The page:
We’re thrilled to welcome Dana Tilson! Dana is the Global Project Director for the Chemonics-led Frontier Health Markets (FHM) Engage project and a public health professional with more than two decades of experience. In this short interview, Dana shares more about her background, her views on engaging the private sector to improve health services, and recommendations to foster collaboration for improved health outcomes. Dana is one reason #DevelopmentWorksHere.
What is your professional background and what drew you to working with private sector health markets?
Dana: I have a master’s degree in public health, and 25 years of experience implementing health projects focusing on the private sector across the globe. I have a particular passion for sexual and reproductive health, and I believe private sector health care providers and private sector distribution channels play a critical role in health care service delivery in developing markets.
The Frontier Health Markets Engage project provides an amazing opportunity for Chemonics to increase both the supply and demand for family planning and maternal and child health services and products through the private sector.
The Frontier Health Markets Engage project is designed to leverage public-private partnerships. How does engaging the private sector aid in achieving better health outcomes?
Dana: The private sector in most low- and middle-income countries supplies half of all health services and products and, therefore, is a critical player in the health sector. Facilitating better coordination, regulation, quality, and demand for private health services and products can contribute significantly to achieving universal health coverage in the most cost-effective way possible. Increasing use of the private sector can save costs to the government by providing services to people who can pay for them, and it can increase availability of health services and products overall in countries.
From your experience, what are the biggest recommendations you can give for successful collaboration between the public and private sectors? How do you think that collaboration will impact health systems in the next years?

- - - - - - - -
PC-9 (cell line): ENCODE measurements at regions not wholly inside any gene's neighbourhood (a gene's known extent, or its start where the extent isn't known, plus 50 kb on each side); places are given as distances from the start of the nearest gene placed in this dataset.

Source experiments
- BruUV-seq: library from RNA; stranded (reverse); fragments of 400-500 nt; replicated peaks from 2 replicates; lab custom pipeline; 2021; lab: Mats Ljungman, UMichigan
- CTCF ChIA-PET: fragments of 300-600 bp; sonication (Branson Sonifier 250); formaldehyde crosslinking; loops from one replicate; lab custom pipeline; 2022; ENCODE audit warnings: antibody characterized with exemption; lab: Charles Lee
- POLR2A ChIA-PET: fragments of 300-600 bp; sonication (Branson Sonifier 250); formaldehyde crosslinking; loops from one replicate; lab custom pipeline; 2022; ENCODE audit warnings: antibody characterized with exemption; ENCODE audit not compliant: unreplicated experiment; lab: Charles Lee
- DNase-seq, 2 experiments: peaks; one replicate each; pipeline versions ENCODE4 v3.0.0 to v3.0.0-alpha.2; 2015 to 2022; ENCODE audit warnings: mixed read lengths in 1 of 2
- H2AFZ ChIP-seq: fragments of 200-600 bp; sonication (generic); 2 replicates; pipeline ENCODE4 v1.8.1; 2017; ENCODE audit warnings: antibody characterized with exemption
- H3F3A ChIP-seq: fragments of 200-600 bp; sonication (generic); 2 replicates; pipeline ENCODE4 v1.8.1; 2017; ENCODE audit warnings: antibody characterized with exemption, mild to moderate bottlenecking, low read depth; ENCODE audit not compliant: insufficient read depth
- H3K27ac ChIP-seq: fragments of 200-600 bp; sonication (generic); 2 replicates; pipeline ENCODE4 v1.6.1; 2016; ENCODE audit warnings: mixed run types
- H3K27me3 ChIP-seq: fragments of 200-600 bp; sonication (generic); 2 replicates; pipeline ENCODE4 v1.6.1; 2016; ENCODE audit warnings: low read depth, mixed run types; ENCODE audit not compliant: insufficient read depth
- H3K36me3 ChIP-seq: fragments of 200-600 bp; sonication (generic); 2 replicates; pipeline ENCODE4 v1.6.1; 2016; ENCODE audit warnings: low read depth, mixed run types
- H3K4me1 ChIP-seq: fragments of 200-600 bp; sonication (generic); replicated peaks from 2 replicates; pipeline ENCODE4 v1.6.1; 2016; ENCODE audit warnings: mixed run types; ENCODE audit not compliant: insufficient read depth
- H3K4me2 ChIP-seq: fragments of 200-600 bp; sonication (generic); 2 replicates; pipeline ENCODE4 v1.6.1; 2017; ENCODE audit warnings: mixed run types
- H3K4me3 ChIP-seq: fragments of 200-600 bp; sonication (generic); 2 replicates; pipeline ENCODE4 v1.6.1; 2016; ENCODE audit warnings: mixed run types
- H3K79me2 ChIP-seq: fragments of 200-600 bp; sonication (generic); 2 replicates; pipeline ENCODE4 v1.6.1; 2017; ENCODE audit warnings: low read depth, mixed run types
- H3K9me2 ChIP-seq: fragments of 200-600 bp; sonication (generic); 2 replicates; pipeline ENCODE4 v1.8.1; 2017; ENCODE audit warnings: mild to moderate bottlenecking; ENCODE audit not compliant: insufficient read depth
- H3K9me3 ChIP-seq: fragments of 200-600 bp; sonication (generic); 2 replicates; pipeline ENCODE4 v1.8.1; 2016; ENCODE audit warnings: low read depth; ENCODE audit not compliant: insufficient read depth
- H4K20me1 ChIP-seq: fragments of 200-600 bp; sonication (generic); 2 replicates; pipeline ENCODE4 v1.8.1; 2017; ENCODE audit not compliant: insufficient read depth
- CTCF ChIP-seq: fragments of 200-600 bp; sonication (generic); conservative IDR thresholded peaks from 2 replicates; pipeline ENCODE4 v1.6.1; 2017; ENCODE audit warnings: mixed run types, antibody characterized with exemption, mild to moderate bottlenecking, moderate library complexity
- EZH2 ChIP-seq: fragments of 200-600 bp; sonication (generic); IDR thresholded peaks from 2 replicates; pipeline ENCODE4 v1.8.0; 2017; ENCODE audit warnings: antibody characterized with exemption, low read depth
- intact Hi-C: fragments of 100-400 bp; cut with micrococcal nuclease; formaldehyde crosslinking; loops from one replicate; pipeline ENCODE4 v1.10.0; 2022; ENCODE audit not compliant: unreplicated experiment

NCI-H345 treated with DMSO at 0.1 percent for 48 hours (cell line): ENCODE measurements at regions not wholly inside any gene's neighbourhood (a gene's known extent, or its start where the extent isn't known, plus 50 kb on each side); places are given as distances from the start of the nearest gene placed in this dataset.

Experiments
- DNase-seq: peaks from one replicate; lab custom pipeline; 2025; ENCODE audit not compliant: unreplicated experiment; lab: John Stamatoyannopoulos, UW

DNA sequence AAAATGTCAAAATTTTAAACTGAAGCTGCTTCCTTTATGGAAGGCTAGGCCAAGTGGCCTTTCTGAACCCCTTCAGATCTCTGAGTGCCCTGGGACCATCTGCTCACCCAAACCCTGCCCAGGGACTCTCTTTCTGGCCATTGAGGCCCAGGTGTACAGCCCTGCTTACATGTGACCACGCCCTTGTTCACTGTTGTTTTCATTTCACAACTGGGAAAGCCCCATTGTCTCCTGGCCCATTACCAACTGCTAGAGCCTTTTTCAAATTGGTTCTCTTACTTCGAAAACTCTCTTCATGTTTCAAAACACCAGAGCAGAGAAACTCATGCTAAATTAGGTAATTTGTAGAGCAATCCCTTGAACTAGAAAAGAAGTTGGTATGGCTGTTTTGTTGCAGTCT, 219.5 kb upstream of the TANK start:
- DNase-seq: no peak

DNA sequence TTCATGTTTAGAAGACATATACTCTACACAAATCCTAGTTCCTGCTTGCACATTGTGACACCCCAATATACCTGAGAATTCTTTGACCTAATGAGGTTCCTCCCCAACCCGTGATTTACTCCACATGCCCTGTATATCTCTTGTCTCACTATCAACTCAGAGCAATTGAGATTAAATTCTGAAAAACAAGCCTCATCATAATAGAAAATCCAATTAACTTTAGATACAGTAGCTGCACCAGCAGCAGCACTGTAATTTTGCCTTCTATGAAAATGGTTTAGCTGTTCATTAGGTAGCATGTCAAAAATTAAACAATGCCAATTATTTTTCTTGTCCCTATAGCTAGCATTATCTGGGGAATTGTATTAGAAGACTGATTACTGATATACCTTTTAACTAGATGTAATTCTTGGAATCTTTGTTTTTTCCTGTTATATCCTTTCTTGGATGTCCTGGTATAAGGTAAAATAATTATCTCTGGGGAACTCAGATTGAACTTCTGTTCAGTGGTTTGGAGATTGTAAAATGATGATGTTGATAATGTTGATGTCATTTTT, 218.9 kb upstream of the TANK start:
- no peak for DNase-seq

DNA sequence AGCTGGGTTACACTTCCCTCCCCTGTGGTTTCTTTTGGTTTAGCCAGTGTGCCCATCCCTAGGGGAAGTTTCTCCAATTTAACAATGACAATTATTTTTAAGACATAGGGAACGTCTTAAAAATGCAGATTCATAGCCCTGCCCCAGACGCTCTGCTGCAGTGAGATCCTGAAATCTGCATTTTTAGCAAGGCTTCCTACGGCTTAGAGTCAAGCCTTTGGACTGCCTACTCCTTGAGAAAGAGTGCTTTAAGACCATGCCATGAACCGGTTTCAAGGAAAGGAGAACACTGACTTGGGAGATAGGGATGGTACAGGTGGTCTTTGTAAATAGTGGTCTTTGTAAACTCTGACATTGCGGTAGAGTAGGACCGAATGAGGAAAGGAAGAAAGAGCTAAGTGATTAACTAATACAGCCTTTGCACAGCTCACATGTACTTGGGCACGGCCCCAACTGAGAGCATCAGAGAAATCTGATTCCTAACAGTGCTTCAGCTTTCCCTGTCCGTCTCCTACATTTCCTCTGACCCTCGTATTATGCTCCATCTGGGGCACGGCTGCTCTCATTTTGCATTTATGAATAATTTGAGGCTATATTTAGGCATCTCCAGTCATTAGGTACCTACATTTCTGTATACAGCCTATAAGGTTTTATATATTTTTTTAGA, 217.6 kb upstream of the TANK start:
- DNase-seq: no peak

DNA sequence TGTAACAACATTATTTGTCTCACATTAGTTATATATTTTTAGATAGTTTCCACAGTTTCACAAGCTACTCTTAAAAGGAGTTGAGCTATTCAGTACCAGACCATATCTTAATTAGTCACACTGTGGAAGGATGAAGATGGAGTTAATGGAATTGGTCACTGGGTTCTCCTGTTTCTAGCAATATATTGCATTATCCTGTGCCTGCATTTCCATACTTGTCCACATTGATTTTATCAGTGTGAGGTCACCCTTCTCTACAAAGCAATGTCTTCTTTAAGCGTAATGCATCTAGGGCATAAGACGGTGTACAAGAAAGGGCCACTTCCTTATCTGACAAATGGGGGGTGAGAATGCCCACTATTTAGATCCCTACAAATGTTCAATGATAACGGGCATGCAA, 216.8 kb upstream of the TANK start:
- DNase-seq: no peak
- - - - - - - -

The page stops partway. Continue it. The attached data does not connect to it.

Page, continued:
Dana: One of the innovative approaches that FHM Engage is implementing includes developing a ‘family planning marketplace’ to connect private sector providers, manufacturers, and solution providers with sources of financing, all of which is stewarded by the private sector in collaboration with the government. FHM is also improving government stewardship of areas such as quality of health services in private sector health facilities, analysis of policy and regulatory barriers to new products and advocacy for change, and improved use of data for planning and incentivizing the private sector to introduce new products and expand their services.
There is currently a big focus on localization among the development community. When engaging the private sector, how does FHM Engage ensure that local priorities are integrated and that relevant local actors have a seat at the table?
Dana: FHM Engage conducts an initial market assessment in a country that includes local stakeholder interviews to ensure that the priorities of the local actors in the market are included. After completing the market assessment, we conduct a stakeholder co-creation workshop to analyze the findings in the assessment and jointly develop the market intervention strategies together with the local private sector stakeholders. The local actors and local priorities are always at the center of the work that we do.
You have had an interesting career in global development. What got you interested in joining Chemonics and, more specifically, the FHM Engage program?
Dana: Chemonics is an influential and highly regarded organization in global health development, so it was a big draw for me to work for Chemonics. FHM Engage is USAID’s flagship private sector health market development project and has a fascinating cutting-edge mandate to develop private sector health markets across the globe. This project offers me the opportunity to apply the learnings and experience I have had over the last 25 years to make a difference in the lives of so many women and girls by bringing products and services to them that they would otherwise not have access to. For me, that is fulfilling.
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